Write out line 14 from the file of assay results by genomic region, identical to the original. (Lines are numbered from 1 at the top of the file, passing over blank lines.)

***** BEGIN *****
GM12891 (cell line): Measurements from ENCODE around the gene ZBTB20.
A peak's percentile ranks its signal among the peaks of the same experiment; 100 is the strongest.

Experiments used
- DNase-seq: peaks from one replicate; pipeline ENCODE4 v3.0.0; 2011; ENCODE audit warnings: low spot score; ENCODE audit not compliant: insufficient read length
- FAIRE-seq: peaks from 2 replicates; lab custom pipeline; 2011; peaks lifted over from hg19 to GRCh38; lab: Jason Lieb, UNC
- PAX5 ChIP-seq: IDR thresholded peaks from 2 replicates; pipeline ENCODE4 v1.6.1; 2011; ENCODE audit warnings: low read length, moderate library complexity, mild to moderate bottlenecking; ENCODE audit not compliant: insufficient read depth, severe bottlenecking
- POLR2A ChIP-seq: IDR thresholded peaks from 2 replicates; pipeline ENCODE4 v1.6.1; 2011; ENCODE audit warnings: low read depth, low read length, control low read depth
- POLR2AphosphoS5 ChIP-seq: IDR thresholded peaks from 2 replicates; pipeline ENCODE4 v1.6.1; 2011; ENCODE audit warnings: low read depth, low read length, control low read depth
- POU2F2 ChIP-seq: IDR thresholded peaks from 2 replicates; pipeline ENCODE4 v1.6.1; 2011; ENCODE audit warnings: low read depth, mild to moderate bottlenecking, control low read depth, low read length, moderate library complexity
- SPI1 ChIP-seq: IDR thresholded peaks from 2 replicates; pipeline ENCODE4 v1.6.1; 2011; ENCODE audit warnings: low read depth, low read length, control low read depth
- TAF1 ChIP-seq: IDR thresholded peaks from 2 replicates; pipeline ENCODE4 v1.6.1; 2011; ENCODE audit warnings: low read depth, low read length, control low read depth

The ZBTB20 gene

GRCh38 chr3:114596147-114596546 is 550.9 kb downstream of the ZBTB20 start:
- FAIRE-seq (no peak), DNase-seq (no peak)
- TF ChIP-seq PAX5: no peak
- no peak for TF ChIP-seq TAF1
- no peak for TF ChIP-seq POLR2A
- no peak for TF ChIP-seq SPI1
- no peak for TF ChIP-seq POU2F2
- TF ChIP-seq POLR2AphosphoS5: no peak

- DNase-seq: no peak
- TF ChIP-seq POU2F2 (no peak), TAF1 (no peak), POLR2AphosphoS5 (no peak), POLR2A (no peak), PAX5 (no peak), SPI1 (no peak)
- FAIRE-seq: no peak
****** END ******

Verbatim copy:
- FAIRE-seq (no peak), DNase-seq (no peak)